The League of Young Voters

Reflection Eternal: Portland’s Homeless Persons Memorial Vigil — By Jenna Vendil
January 2, 2008, 5:59 pm
Filed under: Uncategorized

Last Friday was the Winter Solstice, when the sun and the earth are at the farthest distance creating the longest night of the year. It’s also one of the harshest nights of the year for those who are homeless. Statewide, homeless advocates and community members gathered to Homeless Persons Annual Memorial Vigil to pay respects to those who have died in the homeless community. So far this year, 29 people have died homeless in Portland.

The vigil I attended in Portland was organized by The City of Portland Health and Human Services Department, Preble Street Resource Center, and Homeless Voices for Justice. We started the march outside of the Resource Center to distribute candles and slips of paper with the name of the deceased. The organizers lead us up Preble Street towards Monument Square.

An outpouring of community support stunned and excited me as I was surrounded by almost 100 people who came out to hold candles and pay their respects in the bitter cold. I saw familiar faces of Preble Street employees who I used to work with over the summer. I found housing and anti-poverty advocates, Jesse Vear and Nikki McClean. I saw an old League buddy, Christopher, who had just finished compiling a poetry zine written by homeless youth. And even more encouraging, more members of the community that I didn’t know.

I don’t find myself at solidarity gatherings and vigils too often anymore. I came to the conclusion a while ago that my strengths as an organizer and an activist are actually spent in field organizing. A recent rally I attended for universal health care left my voice struggling to chant in unison (yes I was the off-key chanter). But I came out to the homeless vigil last week to pay my respects to those who weren’t as fortunate as I was. Because I, too, had been homeless a couple of times in my young life, most recently spending winter and the holidays in a car. And I had survived.

I was born in San Francisco and raised in the Bay Area, where housing costs dramatically increased with the dotcom boom and richly diverse neighborhoods saw an increase of neighborhood gentrification. My family moved around a lot–from rented apartments to couch surfing with extended family or renting motels week to week. Most of my life was spent living with other family members, sharing rooms, childhood memories in storage. It wasn’t until the final eviction notice that gave my mom and I the final boot my senior year of high school that I realized, it’s not just us. And no, we don’t deserve this. Nobody does.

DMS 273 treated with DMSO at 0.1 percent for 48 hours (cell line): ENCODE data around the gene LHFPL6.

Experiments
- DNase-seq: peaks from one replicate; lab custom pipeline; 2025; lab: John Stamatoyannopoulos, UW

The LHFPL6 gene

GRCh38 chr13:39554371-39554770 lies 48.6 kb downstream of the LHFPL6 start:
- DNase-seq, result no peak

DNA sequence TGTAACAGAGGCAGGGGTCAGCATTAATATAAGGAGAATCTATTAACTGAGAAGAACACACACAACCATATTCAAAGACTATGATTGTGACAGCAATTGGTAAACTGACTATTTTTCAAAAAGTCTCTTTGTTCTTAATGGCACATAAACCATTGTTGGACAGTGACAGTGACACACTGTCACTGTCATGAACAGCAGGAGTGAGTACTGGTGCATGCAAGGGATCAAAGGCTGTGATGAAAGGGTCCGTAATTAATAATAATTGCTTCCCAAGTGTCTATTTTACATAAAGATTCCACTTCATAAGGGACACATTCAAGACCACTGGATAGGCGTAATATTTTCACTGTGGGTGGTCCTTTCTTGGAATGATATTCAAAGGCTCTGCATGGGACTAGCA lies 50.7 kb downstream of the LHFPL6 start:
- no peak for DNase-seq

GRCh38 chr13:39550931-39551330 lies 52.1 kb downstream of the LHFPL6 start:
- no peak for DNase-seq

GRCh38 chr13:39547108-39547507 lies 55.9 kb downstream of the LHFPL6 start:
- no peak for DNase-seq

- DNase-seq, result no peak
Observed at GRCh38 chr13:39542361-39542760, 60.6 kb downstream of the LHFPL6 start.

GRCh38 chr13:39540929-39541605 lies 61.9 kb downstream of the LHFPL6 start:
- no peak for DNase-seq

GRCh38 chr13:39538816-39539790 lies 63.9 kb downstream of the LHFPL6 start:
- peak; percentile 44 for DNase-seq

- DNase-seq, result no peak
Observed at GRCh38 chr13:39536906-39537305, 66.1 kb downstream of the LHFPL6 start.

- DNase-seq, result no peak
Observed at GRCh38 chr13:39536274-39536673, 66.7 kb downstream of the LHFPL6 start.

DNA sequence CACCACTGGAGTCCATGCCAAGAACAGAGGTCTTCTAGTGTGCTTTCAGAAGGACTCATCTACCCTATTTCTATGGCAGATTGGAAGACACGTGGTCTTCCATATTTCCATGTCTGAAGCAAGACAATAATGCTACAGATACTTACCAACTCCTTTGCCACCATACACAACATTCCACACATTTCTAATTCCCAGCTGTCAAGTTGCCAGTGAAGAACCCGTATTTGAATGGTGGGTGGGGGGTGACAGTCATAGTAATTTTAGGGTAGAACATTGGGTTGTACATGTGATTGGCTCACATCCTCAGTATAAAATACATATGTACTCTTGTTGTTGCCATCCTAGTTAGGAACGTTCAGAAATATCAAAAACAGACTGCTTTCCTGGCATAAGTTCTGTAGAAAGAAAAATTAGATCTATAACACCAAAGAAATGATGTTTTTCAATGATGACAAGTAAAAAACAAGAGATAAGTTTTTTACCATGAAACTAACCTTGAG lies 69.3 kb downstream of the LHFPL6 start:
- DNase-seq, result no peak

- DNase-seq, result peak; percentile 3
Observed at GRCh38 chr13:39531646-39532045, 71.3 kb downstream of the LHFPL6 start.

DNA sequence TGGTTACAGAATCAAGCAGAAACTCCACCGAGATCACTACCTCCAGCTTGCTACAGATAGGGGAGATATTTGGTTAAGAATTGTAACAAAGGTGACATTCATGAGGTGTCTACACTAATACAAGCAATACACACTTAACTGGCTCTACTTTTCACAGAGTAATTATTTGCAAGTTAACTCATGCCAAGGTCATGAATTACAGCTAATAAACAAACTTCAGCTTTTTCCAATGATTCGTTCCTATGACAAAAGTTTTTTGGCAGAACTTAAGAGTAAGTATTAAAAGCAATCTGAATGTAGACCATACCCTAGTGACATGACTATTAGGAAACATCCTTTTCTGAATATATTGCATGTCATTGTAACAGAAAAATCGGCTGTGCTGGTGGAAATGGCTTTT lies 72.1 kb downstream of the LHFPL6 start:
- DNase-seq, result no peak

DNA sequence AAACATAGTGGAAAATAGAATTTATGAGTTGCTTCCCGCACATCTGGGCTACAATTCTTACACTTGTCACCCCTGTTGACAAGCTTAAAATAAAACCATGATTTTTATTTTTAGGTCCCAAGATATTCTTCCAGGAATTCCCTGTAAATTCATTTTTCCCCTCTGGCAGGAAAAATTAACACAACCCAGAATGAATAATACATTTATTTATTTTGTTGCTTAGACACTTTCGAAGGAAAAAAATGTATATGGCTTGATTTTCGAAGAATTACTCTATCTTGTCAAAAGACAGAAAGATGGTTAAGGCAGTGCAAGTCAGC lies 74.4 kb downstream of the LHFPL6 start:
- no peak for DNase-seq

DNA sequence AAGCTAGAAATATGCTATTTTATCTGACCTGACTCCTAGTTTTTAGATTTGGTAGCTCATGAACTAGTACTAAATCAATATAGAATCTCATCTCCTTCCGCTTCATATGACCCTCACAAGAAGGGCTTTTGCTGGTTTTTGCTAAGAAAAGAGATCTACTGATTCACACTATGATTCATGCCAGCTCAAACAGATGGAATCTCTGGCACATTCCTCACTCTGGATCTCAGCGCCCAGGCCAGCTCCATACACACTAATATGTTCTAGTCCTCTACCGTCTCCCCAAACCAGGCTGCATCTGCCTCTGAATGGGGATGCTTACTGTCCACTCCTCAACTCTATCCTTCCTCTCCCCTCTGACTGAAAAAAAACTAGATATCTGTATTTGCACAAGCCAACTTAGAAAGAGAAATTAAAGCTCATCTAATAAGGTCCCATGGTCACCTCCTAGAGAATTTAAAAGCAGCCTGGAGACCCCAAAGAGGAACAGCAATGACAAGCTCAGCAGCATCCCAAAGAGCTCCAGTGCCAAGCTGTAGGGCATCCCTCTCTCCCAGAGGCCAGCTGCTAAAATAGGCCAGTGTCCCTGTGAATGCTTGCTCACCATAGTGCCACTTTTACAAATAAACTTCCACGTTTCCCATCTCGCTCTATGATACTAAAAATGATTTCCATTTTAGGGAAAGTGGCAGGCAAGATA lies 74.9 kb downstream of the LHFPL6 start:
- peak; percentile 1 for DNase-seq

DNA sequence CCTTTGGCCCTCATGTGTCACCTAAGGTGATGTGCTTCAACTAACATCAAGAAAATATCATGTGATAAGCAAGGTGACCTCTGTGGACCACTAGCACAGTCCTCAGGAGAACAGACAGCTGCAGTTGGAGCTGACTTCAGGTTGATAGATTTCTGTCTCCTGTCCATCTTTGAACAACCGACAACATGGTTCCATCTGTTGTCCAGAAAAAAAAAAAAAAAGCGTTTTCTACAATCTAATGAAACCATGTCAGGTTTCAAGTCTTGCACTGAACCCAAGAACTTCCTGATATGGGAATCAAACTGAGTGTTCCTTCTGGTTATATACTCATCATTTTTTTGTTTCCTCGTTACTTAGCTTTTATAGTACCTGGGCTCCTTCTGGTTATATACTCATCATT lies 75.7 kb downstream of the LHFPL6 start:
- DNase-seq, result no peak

After weeks of spending winter in my mom’s car, a guidance counselor and teachers intervened. Late at night after shelter curfew, as babies and little kids were crying in my room, I spent the night writing college essays with a flashlight and a notebook under my covers. Eventually, with the support of case workers at the shelter, we were able to save enough to get our own apartment before I graduated from high school. And by the time I left with high school, I received an acceptance letter from a residential college that offered me a full scholarship for my first year of school. I would get a fresh start.

What I appreciate about the Homeless Vigil that was organized last Friday, was the opportunity for our community to come together about an issue that’s affected me, my friends, and former clients I served at the shelter. The organizers of the event were able to put a name and a face to the suffering of those who we’ve seen and walked by millions of times in our lives.

It amazes me today how much we can forget that we exist in a world where you not only need to fight for your basic rights to exist, but you need to be persistent and vigilant if you ever do get those rights. It’s a nasty habit for people to blame systemic problems of society on ‘the individual.’ And it’s easy to forget that shit happens to everyone, some more than others, and some have resources to deal with it better than others do. There are resources out there for homeless people… And if there are, it can come with a long waiting list.

I first began to organize for social justice when I realized that power concedes to nothing without demand. And even before I knew Frederick Douglass said those words, I knew it because it’s defining view of how I saw the world operate. And it frustrated me that the basic bread and butter components of our lives are denied to the majority of the people in the world, our friends, even families: safe and affordable housing, healthy food, quality education, access to jobs with opportunities for personal and career growth, and basic health care. We justify denial of basic resources through dehumanization of people as “other”. Let’s continue to demand so that power and resources can be shared by all.


1 Comment so far
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I’m so grateful to know you. Thank-you for writing this piece and sharing your experience so that others can grow. You are an inspiration to all who know you. My brother is currently homeless and its hard sometimes for me to understand what he’s going through. Thank-you for all that you do.
I appreciate you.

Comment by T$

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